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E-learning and schools in UAE: the pros and cons one year on
The rise of the Covid-19 pandemic changed the face of education across the world as classrooms emptied and learning moved online.
In March of last year, schools in the UAE closed their doors and adopted distance learning to contain the virus.
In the 12 month since, many pupils have been able to return to in-person lessons, though a larger number are still studying from home.
The National spoke to teachers and parents to uncover the pros and cons of remote education over the past 12 months.
Children catch up on their sleep as commutes are cut
A few studies in the UAE showed the benefits of children getting a good night’s sleep as they did not have to wake up early to catch the school bus.
The Knowledge and Human Development Authority, Dubai’s private schools regulator, reported that of the 102,854 pupils they polled for their Wellbeing Census, 60 per cent of pupils in grades six to nine got adequate sleep five days a week in 2020, compared to 54 per cent in 2019 and 55 per cent in 2018.
Another 42 per cent of pupils in grades 10 to 12 got a good night’s rest this year compared to 37 per cent in 2019.
A study of 538 pupils from grades 9 to 13 at Dubai College revealed the wellbeing of learners was significantly improved by at least an extra hour of rest afforded by a switch to remote learning.
Fida El Badawi, head of science and physics teacher for grades 11 and 12 at American Academy for Girls in Dubai, said her pupils were less sleep-deprived.
West Yas Academy used research to reschedule school timings for pupils while they studied online.
The school day used to start at 7.30am and was rescheduled to 8.30am for middle and high school pupils.
Caroline Waddington, a British mum of two children in Abu Dhabi, said her children got an extra hour of sleep while they studied at home.
Getting to grips with new technology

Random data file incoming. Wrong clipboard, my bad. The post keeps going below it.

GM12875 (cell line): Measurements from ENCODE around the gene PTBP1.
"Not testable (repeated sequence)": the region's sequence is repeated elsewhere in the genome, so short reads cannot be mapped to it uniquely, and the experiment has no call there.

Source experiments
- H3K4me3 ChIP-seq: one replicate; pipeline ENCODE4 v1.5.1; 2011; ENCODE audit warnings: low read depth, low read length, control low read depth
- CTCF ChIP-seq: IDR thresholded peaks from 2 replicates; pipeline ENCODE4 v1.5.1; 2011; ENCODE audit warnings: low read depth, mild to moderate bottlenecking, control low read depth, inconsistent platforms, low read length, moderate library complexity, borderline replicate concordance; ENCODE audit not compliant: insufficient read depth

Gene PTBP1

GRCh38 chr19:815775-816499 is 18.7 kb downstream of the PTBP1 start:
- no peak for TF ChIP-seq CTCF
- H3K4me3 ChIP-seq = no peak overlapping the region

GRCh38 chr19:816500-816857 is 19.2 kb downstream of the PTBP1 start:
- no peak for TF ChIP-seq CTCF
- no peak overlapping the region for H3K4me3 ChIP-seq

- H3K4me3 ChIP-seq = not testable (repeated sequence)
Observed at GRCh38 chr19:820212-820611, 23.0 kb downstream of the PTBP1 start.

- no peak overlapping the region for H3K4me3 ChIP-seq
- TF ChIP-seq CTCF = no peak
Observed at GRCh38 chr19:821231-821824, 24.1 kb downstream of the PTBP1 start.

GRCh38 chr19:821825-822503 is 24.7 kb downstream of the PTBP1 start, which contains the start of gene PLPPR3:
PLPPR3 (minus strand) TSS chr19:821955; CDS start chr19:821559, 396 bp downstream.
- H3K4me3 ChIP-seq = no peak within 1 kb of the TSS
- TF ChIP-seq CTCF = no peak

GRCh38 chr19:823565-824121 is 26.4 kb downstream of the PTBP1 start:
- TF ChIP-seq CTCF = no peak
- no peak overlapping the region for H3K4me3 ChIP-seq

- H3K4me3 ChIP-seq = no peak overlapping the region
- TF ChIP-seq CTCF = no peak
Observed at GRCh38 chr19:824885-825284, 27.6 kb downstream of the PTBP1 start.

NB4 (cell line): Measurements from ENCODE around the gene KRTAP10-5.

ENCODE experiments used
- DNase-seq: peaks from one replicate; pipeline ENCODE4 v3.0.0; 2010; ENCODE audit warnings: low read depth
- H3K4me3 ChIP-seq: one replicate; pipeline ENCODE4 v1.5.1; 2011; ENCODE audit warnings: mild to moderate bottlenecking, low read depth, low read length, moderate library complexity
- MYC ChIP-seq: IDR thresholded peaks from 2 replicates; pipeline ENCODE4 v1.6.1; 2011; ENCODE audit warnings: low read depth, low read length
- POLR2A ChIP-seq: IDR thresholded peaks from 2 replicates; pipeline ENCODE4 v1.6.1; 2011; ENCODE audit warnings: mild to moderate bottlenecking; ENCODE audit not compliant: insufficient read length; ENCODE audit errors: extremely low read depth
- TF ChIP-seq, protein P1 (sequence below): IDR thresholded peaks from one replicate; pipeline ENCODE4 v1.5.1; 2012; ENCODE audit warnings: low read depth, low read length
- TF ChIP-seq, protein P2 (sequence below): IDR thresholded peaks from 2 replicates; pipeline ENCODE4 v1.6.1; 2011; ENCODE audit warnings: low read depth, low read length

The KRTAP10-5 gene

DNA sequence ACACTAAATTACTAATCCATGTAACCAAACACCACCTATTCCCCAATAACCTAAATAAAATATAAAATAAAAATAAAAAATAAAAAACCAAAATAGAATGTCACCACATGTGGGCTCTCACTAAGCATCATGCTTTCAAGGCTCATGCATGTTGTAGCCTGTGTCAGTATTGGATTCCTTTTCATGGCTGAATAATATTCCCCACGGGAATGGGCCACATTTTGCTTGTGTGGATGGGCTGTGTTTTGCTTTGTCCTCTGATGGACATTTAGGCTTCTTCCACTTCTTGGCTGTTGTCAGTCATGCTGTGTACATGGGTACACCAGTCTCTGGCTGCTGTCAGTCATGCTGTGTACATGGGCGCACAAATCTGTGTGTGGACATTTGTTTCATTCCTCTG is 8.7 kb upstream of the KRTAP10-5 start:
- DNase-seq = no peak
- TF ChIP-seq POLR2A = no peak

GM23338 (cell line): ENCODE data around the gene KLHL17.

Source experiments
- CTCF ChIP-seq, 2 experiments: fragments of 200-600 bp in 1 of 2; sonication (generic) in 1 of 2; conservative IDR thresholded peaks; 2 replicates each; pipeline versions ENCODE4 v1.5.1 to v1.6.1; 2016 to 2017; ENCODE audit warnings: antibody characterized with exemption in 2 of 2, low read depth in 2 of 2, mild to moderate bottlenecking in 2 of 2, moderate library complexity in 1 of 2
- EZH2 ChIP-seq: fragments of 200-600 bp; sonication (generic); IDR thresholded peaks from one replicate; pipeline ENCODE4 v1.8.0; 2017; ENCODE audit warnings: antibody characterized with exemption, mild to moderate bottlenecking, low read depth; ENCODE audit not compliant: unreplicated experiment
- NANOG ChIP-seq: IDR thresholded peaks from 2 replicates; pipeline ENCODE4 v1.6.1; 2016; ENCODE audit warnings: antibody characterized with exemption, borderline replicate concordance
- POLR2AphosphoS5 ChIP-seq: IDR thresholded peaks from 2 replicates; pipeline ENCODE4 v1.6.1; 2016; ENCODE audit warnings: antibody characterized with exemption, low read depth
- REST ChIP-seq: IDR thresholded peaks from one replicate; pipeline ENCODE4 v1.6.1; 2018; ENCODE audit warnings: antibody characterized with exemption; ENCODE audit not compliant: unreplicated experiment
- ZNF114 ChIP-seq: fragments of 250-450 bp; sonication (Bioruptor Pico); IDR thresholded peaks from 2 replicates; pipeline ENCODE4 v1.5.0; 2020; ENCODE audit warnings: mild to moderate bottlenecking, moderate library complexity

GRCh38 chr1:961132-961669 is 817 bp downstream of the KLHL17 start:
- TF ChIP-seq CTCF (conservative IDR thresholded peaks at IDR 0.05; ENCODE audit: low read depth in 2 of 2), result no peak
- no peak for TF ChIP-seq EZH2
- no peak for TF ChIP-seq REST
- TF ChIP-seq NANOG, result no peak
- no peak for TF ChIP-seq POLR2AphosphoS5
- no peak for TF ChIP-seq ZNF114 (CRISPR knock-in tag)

Teachers had to quickly adapt to new education technology when Covid-19 struck.
Now well-versed in teaching online, they believe the lessons they have learned can be put into practice long after the pandemic is over.
For instance, parent-teacher meetings could now be arranged via Zoom. Classes could be moved online in the case of any emergency or on a rainy day.
Teacher knowledge of education technology was greatly enhanced, said Joseph Kotarski, principal of West Yas Academy.
Patrick Horne, headmaster at British International School Abu Dhabi said staff rose to the challenge.
Teachers who were unfamiliar with video-calling had to quickly adapt to using Microsoft Teams and Zoom.
Ms El Badawi said that use of online tools, teacher-training in technology and parent-training was accelerated during distance learning.
“Yes, the pandemic helped. We can use these to make our lessons more engaging, and teach pupils 21st century-skills,” said Ms El Badawi.
On the other hand, online learning created some problems, according to parents and teachers.
Social and emotional well-being impacted
Amani Nalouti, a Tunisian stay-at-home mother in Abu Dhabi, said her sons aged five, eight, and 11, struggled with the transition to online education.
“It was very difficult as they were not able to see their friends,” said Ms Nalouti.
“My children are very active and to cut back to zero was difficult.”
Ms El Badawi also said pupils felt isolated when cut adrift from the classroom environment.
Children’s social skills took a hit as they only spent time indoors.
“It is unnatural for children who are social to not interact with others,” said Ms El Badawi.
Abu Dhabi pupils return to school:
“We had virtual events but the joy of coming to school and interacting with others is different.”
Mr Kotarski said he had noticed a big impact on the social and emotional wellbeing of pupils during the past year.
He said children learned to navigate social situations and social interact at school.
Screen time increases dramatically
While pupils were asked to limit screen time before Covid-19, teachers and children sat in front of screens for long durations to complete lessons during online learning.
“The virtual world took over our lives and we are looking forward to going back to normal,” said Ms El Badawi.
In December, The National reported that ophthalmologists in the UAE urged parents to reduce their children’s screen time after seeing more patients come to them with eye complaints during the pandemic.
More children had visited doctors last year with headaches, eye strain, blinking and fatigue, caused by spending hours on digital devices.
Parents struggled as they juggled work alongside monitoring their children’s studies.
Being tasked with replicating a classroom environment at home posed its own difficulties.
Mr Kotarski said his school had many parents who were working from from home while trying to help their children with studies.
Rashmi Nandkeolyar, principal at Delhi Private School in Dubai, agreed that distance learning had proved a headache for some parents.
“Parents are not teachers and they are not meant to supervise their children’s studies,” she said.
“This was not a very healthy situation.
“If you have to juggle so many things as as a parent, you can get irritated.”
She said parents jumped in to help children which was wrong from an education perspective. Teachers focus on allowing a pupil to learn something independently.